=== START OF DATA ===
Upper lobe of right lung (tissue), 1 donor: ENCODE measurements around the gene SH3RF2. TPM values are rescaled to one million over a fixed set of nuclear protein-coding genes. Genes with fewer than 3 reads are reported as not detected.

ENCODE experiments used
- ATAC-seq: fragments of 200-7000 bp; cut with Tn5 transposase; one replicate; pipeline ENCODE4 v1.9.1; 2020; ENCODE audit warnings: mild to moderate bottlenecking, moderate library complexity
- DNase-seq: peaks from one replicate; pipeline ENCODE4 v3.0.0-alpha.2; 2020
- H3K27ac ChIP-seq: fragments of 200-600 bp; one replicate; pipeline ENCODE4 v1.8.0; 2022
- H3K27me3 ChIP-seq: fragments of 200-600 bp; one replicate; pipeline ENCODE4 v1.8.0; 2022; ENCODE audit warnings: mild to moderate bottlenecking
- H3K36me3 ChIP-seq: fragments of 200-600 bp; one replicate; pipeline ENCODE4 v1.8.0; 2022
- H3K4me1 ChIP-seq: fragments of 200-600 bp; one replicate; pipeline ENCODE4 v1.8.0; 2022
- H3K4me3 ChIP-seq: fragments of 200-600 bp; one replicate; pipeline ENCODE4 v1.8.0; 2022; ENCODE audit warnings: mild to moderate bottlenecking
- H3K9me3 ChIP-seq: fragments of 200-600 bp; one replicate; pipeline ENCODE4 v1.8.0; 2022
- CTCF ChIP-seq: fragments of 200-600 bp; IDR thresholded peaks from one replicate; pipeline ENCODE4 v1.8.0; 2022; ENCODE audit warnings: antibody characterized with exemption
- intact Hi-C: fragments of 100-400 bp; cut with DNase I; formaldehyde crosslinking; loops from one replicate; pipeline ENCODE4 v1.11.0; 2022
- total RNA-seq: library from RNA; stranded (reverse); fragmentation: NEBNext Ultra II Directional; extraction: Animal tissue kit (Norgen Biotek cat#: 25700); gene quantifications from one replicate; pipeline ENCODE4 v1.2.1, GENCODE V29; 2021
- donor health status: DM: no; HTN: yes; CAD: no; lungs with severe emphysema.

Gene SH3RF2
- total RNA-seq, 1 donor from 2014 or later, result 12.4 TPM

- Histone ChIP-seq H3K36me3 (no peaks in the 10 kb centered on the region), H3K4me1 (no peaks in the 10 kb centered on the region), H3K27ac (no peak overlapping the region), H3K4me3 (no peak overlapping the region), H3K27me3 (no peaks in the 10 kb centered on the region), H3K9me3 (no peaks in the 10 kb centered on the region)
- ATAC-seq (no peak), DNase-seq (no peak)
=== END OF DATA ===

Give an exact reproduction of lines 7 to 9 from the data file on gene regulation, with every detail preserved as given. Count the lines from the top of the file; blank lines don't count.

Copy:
- H3K36me3 ChIP-seq: fragments of 200-600 bp; one replicate; pipeline ENCODE4 v1.8.0; 2022
- H3K4me1 ChIP-seq: fragments of 200-600 bp; one replicate; pipeline ENCODE4 v1.8.0; 2022
- H3K4me3 ChIP-seq: fragments of 200-600 bp; one replicate; pipeline ENCODE4 v1.8.0; 2022; ENCODE audit warnings: mild to moderate bottlenecking